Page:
GSMA Disaster Response in the Philippines

Last week, I attended the UN OCHA Global Humanitarian Policy Forum (GPF) to talk about the work our team did in response to Typhoon Haiyan in the Innovation Session. Typhoon Haiyan marked the first time that the GSMA Disaster Response Programme was “deployed” in a live humanitarian crisis. For many, the notion of a global trade association having an active presence in a disaster environment and working with humanitarian agencies may seem odd, and perhaps even uncomfortable for those who default to negative caricatures about private sector actors.

So why did we deploy, what did we do and where does the innovative part lie?

Our Role after Typhoon Haiyan

If I had to write a book about my brief time in the Philippines after the typhoon hit, I would call it “My 10 Days as a Human Shield.” One of the key roles for myself and our team was to act as both bridge and buffer for the mobile operators, Smart Communications and Globe Telecom, as they dealt with not only their own network restoration and relief activities, but the influx of new actors who arrived to support the response. Unsurprisingly, there were many NGOs and INGOs who had requests and needs around network information, access, new services and partnerships. Rather than have each organisation or agency who sought information on service status, mobile money agent vitality, instant network solutions, or short codes, approach the MNOs individually with the same requests, we were able to largely coordinate and aggregate these to ensure that those in the humanitarian system needing this information got it where possible, and that the MNOs weren’t bombarded with the same questions over and over again.

To further reduce the inundation, I represented the MNOs and provided updates on their activities at cluster meetings for the Emergency Telecommunications Cluster (ETC) and at the Cash Working Group and Communications With Communities Working Group. I was also able to report back to the MNOs about information requests and priorities identified within those forums. Where direct partnerships were beneficial or necessary, we were able to make introductions and facilitate new opportunities for working together. We also developed an information product capturing restoration status details and our team worked to monitor and coordinate the support that poured in from the wider mobile operator community.

Importantly, myself and other colleagues from OCHA, QCRI and beyond have been working to advocate and implement the SMS Code of Conduct we published last year to try and reduce duplication and fragmentation around one and two-way SMS services. None of these activities have worked perfectly, and it is still early days for assessing the impact of them. We will be publishing a ‘lessons learned’ and wider case study after our evaluations in January.  However the processes that we began, and will continue to build on, including the role of the interlocutor, or liaison bridging the mobile industry and the humanitarian world, is one that we believe is growing in necessity and that we will continue to play.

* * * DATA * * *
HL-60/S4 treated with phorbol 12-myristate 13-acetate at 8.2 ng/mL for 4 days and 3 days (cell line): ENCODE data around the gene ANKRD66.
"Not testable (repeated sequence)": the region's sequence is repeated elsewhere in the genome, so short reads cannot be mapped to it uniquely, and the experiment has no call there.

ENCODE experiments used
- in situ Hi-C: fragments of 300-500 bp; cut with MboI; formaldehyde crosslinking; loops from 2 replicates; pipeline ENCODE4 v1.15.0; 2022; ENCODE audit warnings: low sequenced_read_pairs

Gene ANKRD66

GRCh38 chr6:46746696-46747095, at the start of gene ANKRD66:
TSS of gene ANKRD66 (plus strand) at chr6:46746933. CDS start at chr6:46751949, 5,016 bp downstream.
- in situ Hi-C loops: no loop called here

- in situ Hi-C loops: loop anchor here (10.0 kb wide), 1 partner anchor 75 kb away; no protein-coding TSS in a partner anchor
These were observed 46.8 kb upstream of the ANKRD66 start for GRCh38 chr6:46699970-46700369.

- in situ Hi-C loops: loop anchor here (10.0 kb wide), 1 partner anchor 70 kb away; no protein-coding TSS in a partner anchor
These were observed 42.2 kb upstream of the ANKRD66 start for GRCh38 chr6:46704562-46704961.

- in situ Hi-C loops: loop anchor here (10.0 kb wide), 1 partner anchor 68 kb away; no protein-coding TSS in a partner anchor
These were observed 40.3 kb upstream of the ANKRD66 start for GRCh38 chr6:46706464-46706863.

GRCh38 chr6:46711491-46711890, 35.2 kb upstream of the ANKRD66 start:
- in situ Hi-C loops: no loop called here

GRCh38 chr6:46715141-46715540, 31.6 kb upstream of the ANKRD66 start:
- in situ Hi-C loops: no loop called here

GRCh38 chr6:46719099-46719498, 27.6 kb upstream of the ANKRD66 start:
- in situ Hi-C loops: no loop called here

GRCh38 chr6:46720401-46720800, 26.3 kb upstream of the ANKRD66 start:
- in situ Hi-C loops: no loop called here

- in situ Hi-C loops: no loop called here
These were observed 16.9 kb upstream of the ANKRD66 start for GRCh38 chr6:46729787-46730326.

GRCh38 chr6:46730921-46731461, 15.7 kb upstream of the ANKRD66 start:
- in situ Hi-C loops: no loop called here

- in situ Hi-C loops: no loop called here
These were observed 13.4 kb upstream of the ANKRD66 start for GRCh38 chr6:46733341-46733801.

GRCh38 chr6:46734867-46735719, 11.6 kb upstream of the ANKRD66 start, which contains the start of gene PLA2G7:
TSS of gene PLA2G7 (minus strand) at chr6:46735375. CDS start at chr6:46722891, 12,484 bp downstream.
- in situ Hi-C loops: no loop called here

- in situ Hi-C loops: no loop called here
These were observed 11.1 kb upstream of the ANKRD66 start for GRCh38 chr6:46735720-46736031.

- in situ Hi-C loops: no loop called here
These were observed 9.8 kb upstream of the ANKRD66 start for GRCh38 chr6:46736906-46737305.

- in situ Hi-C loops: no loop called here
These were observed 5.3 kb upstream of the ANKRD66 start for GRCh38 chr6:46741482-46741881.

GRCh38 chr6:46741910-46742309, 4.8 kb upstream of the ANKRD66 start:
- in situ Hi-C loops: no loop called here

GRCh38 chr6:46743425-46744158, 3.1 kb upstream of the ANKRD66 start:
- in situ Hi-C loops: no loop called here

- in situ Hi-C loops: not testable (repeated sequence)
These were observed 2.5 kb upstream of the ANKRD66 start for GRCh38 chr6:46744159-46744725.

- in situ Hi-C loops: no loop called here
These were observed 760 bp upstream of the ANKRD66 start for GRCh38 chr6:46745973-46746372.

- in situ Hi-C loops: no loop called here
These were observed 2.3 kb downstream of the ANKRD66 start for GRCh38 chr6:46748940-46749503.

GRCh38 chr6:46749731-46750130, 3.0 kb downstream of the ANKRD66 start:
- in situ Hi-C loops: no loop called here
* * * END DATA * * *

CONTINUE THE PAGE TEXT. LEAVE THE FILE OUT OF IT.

Innovation is about the process, not the technology or tool

During the course of the discussion at the GPF, one of the participants made a point that resonated strongly with my own reflections of my time in the Philippines and since; that innovation is not about the technology or the tool, but about the process. In order for me to work across the private and humanitarian sectors in the Philippines, new ways of collaboration, approaching partnerships and addressing preparedness had to be established.  Getting to a point – and this point is by no means perfect – where we could act as a liaison between humanitarian actors and the mobile industry required investments and commitments: in time, in capacity, in resources and in partnerships.  Creating spaces where actors like UN OCHA and WFP could work with Smart and Globe on preparedness and better understand each other’s operating principles, capacity and limitations before the disaster, as we did in our workshop in June in the Philippines, and through our joint advocacy work with OCHA, meant that when the typhoon struck, a level of familiarity, trust, expectation management and relationships that had not existed previously could form a basis for collaborating together more effective in the crisis.

There is still much work for our team to do to create more opportunities for these communities to come together ahead of time, and facilitate a better understanding of why mobile operators and their networks have such a significant role to play in disaster preparedness and response.

Increasingly, humanitarian actors are recognising that in many countries, especially those that are disaster prone, the conversation isn’t about “engaging the private sector or MNOs in humanitarian activities”- many of these private sector entities, and our MNO members, have already been doing this work directly with their customers and in-country partners long before the international responders show up and will continue to do so after they leave.

The innovation is the process by which this work can be understood and recognised, incorporated into broader response activities rather than being seen as parallel. Perhaps most importantly, it is the way in which “traditional” humanitarian actors can empower and support these “new” humanitarian responders to uphold humanitarian principles and enhance coordination in the work that they do.

Photo Credit: Smart Communications